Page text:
Opening press conference shows that, for Alex Cora, the book isn’t closed on 2017-18

Incorrect - the book isn't closed, for members of the Boston sports media. I'm pretty sure most normal fans don't give a rat's ass anymore.
FORT MYERS, Fla. — It’s never a pleasure cruise when you manage the Boston Red Sox. Hall of Fame-bound Terry Francona said it was the hardest baseball job he ever had, stating, “In Boston, it seemed like you were putting out brush fires every day.”

So how was Alex Cora greeted in his first 2023 picnic-table press conference at Fenway South Tuesday morning?

Hey, Alex. There’s a new book out today that details all your bad habits and cheating ways when you were with the Astros, and how you bragged to your 2018 Red Sox that ‘we stole that [2017] World Series.’ Care to comment?

OK, it wasn’t quite that harsh, but it was certainly not the way Cora wanted to launch the Chaim Bloom Celebration of Payroll Flexibility, which seems to be the theme of the basement-bound ‘23 Towne Team.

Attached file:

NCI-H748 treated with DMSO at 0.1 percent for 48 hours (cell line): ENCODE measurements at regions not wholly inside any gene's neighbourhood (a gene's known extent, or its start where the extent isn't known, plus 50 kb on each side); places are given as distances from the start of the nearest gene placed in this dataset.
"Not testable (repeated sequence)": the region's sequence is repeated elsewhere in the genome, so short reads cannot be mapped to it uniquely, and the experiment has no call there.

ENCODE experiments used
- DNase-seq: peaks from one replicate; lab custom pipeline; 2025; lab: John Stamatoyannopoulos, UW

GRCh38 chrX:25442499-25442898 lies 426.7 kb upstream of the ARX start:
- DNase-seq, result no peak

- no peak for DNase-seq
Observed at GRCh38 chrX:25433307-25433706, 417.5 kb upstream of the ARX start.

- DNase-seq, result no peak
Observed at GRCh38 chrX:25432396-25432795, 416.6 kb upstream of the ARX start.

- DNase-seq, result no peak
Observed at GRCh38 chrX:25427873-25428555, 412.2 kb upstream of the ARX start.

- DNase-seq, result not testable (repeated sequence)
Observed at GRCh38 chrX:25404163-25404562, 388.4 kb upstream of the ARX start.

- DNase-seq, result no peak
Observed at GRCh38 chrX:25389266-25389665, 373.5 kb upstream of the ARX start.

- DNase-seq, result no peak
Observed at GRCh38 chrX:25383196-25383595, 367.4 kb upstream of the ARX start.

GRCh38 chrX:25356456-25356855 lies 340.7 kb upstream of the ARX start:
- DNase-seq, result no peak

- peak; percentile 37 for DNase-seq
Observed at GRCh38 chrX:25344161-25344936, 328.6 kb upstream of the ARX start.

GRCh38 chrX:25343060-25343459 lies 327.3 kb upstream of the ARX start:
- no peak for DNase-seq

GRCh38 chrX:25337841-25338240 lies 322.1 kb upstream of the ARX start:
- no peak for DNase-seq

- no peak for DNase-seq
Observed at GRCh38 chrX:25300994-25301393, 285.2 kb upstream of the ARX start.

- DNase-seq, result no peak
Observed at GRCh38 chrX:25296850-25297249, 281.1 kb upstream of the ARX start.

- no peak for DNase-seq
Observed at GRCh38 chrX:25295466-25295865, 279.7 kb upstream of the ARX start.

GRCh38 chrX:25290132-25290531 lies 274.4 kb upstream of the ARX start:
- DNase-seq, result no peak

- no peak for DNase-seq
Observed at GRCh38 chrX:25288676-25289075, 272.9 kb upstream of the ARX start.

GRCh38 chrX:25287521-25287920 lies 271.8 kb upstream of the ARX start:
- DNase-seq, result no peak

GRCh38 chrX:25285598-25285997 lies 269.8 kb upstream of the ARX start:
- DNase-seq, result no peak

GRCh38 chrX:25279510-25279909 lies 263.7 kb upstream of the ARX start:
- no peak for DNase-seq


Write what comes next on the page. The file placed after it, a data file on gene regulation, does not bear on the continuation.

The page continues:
The actual first question, posed by WBZ’s Jonny Miller (who interviewed Eddie Kasko in Winter Haven in 1972), was, “Alex, first things first. Have you talked to anybody in the front office about remarks you made to Evan?”
Read on for more media grilling, and not of the good kind.

Sunday, February 12, 2023

DHL Dan CLVIII - Super Bowl LVII Coverage

Today's venue for the Super Bowl brings back memories for Shank:
This year’s Super Bowl site brings back Patriots memories, and other thoughts

Picked-up pieces while buying a Super Bowl sheet cake at Stop & Shop …

▪ There have been two Super Bowls played at State Farm Stadium in Glendale, Ariz., the site of Sunday night’s matchup between the Chiefs and Eagles.

The Patriots were in both.

One good.

One bad.

Let’s go in chronological order.
Nah - Shank saves the worst for last!

Mixed Feelings

Shank takes a jump into legalized gambling:
The ship has sailed on sports wagering, but for this bettor, it’s a one-and-done proposition

I caved.

I’ve raged against the betting machine for decades. I supported Bart Giamatti when he banned Pete Rose for betting on games in the 1980s. I believe betting corrupts sports. It makes normally sane folks spit on referees and umpires. Betting has never aligned with my love of the games we watch.